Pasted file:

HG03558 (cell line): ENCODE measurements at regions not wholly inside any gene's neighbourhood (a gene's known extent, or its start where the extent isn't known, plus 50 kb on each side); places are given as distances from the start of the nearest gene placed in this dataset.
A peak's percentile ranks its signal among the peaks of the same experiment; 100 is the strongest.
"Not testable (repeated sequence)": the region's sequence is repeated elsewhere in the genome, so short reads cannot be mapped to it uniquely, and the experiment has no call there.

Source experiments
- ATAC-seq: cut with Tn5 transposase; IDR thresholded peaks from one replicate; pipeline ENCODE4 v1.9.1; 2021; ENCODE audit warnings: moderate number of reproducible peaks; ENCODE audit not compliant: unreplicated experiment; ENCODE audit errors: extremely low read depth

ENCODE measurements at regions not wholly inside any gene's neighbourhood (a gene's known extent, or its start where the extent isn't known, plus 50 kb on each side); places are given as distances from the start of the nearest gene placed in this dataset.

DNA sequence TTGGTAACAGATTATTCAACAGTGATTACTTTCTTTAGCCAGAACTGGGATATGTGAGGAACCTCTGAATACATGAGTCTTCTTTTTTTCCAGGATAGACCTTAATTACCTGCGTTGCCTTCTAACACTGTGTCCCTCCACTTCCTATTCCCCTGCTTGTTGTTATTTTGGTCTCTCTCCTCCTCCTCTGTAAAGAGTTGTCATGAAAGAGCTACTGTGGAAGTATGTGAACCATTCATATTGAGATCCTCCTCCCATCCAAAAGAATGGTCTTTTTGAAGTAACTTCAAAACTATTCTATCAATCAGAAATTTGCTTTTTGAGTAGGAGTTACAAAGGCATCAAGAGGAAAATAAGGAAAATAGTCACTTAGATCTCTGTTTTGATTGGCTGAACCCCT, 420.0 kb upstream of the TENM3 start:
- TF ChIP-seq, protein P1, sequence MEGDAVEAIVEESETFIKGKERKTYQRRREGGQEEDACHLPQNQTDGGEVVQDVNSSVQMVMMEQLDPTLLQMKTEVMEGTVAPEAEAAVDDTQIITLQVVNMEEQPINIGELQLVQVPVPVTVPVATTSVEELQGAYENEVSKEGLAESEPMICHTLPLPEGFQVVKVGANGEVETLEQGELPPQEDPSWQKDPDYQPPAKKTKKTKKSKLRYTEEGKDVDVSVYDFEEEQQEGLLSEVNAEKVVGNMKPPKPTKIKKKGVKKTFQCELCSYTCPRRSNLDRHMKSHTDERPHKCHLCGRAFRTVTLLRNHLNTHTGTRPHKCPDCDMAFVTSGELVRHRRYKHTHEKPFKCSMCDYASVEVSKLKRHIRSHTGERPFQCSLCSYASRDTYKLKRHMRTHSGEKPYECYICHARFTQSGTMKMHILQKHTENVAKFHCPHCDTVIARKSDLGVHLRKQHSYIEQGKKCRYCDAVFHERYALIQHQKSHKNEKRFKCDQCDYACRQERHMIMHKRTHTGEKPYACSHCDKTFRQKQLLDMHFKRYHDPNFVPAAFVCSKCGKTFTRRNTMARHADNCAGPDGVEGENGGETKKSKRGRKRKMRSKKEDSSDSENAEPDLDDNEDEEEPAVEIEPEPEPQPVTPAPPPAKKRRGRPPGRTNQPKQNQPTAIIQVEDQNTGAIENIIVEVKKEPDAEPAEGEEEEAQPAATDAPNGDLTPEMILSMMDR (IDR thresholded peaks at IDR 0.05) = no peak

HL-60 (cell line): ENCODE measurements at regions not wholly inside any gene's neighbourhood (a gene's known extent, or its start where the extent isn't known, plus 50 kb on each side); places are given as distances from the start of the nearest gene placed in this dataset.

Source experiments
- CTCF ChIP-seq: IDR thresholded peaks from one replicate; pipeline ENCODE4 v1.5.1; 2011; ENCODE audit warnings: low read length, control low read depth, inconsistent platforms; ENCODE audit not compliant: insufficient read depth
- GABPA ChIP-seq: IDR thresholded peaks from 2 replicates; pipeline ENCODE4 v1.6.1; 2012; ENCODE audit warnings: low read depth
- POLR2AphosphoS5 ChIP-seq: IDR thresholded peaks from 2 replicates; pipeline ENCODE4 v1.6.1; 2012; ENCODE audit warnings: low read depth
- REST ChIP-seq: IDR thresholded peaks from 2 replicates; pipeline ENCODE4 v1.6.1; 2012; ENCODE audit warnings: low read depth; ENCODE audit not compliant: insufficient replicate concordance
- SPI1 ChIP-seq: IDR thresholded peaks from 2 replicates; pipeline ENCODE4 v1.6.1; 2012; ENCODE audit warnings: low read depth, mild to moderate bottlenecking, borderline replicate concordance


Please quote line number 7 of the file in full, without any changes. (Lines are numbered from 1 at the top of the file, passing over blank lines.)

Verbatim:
DNA sequence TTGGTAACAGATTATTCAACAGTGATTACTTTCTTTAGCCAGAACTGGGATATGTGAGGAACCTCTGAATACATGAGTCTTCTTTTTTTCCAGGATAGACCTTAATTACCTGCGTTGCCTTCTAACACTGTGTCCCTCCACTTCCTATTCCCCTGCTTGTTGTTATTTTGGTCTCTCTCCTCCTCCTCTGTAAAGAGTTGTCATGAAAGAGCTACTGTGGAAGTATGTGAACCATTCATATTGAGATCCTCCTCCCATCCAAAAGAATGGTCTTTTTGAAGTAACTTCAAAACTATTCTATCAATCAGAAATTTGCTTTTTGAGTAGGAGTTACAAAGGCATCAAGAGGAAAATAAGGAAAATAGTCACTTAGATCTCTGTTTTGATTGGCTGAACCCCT, 420.0 kb upstream of the TENM3 start: